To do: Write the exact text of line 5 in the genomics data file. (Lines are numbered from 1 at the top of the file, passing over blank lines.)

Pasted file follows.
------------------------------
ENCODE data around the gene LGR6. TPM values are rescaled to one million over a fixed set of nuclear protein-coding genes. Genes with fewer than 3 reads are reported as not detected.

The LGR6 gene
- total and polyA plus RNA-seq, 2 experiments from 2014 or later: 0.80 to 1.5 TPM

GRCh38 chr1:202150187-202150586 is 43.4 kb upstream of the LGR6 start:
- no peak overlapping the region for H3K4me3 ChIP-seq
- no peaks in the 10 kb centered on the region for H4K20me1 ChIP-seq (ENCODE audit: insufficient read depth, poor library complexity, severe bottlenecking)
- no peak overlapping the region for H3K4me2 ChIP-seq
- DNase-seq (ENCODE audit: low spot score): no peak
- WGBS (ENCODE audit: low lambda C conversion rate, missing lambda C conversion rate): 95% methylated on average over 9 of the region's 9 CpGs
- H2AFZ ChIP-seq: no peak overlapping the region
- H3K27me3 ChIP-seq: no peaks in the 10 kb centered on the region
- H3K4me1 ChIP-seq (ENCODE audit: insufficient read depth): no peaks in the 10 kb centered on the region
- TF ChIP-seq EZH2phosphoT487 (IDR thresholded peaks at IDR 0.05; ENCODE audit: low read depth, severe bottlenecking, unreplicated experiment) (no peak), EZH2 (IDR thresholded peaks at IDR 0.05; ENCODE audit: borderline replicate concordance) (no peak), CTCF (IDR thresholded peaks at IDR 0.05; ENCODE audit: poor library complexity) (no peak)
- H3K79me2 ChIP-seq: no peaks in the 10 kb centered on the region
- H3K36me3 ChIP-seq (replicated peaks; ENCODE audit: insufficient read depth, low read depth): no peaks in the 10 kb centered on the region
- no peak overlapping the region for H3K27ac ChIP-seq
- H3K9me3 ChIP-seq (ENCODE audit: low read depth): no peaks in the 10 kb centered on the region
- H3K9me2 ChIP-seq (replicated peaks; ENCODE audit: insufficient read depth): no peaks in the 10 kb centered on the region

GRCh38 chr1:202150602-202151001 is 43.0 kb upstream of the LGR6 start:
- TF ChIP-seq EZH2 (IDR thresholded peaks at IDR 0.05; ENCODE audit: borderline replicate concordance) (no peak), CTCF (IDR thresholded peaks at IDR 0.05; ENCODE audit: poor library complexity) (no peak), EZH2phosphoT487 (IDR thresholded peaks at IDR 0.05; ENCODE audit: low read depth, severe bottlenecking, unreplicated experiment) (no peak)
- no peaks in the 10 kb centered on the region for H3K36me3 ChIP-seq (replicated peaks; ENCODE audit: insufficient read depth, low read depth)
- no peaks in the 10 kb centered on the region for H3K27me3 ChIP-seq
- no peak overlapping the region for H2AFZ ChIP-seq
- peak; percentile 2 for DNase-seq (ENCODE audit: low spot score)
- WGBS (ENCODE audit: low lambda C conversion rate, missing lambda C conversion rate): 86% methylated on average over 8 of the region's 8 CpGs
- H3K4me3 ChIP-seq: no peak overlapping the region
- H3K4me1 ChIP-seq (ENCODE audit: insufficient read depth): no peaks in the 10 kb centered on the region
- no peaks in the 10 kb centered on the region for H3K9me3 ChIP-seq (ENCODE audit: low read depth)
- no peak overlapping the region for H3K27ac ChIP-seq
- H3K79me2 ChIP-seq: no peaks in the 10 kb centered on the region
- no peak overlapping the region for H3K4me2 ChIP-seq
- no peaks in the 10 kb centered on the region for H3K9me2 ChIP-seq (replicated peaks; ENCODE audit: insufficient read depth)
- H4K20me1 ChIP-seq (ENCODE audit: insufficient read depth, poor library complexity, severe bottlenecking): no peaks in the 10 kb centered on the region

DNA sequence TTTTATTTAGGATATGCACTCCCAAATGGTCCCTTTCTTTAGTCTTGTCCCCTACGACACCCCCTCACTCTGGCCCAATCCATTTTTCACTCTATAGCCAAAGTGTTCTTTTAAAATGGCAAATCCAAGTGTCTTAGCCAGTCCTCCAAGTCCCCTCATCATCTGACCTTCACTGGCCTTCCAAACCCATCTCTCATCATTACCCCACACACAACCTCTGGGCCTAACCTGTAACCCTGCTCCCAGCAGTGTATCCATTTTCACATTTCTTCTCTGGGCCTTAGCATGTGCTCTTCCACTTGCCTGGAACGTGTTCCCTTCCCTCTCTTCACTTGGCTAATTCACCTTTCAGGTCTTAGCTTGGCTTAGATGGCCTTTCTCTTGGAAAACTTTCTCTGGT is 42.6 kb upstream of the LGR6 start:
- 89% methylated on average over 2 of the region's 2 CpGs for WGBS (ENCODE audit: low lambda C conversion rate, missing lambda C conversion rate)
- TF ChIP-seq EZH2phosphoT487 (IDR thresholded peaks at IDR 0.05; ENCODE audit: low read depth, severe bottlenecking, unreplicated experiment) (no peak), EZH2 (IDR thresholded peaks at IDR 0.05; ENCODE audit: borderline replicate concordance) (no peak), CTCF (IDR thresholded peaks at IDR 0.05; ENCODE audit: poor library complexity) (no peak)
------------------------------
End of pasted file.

- no peak overlapping the region for H3K4me3 ChIP-seq